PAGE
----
I had been in deaf school for 2 years and in mainstream school for 10 years. I noticed education is different in deaf school than in mainstream school and staff in deaf school isn't nice though but hearing teachers at mainstream school is chill out and nice to me. I remember about in long time when most children was struck at deaf school in pre-1970's before law was passed to control all of public school to accept for let deaf children to attend. Education at deaf school is so easier for me but graduation requirement credit is just force all deaf students to take Algebra, Biology, Chemsity, Geometry and more others at deaf school. I believe that high school at deaf school is much better than in elementary school and middle school in campus area. I like deaf school because less pressure in school, make more successful, good along with other students and easier to communication with ASL. I was transferred to mainstream school again for senior because I just don't like some staff and got bad pressure in dorm too but it too limited to struck at deaf school and mainstream school is just normal school that where students can get out to somewhere like mall, go to home and no limited with everything except for school hours.

I was in bilingual education with interpreter that know about ASL at mainstream school.

How is different with between deaf school and mainstream school? Explain yourself.

Make up your mind... which schools you like best??
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Unread 07-11-2006, 01:36 PM   #12
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This topic is something that is close to my heart because of all the problems I had with school systems when my son was younger. He started off in elementary school in mainstream because I didn't want to send him to deaf school as a residential student. From the very beginning, it was a constant fight to get them to keep an interpreter in class for him. The school system used the same old excuse of lack of funding, which is just a bunch of BS! The money for interpreters does not come directly from the local school system. Because it is based on federal law, the local system is reimbursed by the State Dept. of Ed. and they are reimbursed by the federal government. That is the excuse they use to try to get parents to sign off on an IEP that only provides services that are convienient for the school system.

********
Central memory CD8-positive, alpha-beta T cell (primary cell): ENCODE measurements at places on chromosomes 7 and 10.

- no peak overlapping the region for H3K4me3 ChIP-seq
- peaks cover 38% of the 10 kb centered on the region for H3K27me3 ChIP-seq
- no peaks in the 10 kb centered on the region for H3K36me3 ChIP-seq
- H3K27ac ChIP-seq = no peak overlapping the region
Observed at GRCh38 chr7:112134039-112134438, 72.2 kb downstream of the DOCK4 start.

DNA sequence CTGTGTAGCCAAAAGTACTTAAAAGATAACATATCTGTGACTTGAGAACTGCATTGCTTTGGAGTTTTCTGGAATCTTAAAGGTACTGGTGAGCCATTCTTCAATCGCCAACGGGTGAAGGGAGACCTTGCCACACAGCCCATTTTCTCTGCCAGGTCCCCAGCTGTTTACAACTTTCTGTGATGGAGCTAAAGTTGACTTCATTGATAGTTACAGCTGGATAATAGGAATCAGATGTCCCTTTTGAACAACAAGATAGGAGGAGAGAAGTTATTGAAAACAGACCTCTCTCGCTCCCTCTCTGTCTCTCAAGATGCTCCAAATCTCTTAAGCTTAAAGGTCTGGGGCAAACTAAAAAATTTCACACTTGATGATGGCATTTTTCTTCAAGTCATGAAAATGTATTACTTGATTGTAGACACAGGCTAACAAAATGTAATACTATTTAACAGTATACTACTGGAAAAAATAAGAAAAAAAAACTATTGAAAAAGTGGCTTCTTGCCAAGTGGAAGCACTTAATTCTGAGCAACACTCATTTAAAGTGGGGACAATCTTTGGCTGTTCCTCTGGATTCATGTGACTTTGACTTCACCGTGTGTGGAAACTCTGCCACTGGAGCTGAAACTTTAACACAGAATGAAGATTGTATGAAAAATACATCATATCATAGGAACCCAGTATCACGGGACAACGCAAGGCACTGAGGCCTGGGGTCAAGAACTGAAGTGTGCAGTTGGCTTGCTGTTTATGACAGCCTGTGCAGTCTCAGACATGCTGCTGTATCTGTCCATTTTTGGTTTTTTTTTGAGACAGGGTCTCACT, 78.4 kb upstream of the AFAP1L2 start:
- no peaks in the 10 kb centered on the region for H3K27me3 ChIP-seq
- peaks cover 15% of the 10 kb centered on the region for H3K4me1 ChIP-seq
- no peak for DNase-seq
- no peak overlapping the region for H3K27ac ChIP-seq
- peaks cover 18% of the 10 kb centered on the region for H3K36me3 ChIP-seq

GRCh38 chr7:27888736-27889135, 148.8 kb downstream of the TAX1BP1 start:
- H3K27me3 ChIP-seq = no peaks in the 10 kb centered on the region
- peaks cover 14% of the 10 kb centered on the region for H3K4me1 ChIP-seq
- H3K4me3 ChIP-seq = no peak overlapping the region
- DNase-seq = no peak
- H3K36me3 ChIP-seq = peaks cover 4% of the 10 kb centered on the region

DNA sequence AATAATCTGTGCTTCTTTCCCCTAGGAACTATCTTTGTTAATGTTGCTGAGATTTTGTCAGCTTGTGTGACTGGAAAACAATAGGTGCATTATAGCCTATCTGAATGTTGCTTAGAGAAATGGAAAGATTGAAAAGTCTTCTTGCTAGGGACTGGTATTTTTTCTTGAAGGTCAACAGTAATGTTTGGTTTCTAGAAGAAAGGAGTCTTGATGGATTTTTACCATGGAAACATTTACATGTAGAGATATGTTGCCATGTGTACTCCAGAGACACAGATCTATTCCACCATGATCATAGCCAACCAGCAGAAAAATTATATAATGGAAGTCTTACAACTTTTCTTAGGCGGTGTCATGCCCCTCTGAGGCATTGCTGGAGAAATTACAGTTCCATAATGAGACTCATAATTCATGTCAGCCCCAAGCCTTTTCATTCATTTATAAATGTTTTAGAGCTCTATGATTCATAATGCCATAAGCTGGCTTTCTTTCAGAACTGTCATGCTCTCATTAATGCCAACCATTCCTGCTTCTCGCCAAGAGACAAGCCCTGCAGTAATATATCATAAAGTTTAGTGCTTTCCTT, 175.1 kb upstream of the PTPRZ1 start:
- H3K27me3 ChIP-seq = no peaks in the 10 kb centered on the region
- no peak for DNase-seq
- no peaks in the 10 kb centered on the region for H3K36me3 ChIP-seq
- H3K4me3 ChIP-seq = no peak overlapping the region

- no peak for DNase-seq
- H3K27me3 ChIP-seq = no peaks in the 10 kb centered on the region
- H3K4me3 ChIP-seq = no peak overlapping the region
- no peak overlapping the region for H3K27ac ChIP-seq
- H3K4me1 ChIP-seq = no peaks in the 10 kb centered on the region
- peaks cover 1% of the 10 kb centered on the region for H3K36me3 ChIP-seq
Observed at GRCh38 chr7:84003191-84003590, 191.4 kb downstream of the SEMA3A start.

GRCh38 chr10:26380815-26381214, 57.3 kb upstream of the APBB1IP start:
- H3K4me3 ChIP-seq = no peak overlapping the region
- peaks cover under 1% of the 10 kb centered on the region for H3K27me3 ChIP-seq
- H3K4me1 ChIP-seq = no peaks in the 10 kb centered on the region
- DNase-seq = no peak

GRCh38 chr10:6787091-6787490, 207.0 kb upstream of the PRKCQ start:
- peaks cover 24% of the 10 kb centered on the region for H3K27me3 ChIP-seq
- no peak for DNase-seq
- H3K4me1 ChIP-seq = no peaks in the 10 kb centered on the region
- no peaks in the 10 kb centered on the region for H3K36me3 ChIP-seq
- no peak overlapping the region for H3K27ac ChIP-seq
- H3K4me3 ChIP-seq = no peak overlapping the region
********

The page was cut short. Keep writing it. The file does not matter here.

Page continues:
The school my son was mainstreamed in did not have a separate program for deaf. He was the only deaf student in th elementary school, and it just wasn't a good situation. I finally ended up relocating so he could go to St. Rita School for the Deaf in Cincinnati as a day student. But I had to take the home school district to due process before an administrative law judge before they would agree to send him.

They kept arguing that the Least Restrictive Environment was a mainstream school. I argued that it was most restrictive, because he could not communicate effectively with his teachers or the other students. If his interpreter was sick and didn't show up, he lost a day of classroom instruction. Fortunately, the law judge saw it my way, and ordered the school system to pay his tuition to the deaf school.

I have heard all of the old arguments that students in deaf schools do not receive as good an education as students in mainstream schools for years. I personally don't buy it. I sat in on classes before my son was enrolled, and the material was equal to the material being taught in hearing schools. My son always read above grade level. I think that people feel that the education is not as good because the teaching is done in sign, and they have a mistaken belief that it is an inferior language to verbal english. But the statistics show that when deaf students are taught English as a second language using ASL as the reference to teach it, their reading vocabulary and comprehension are equal to the scores for hearing students.

I firmly believe that is the biggest problem with mainstream education. They want to teach the deaf student the same way the hearing student is taught, but simply use sign as a supplement. They do not understand that deaf student process incoming information in a different way than hearing students do, and that has to be taken into consideration when teaching them. You can't just make the information visual. It doesn't work.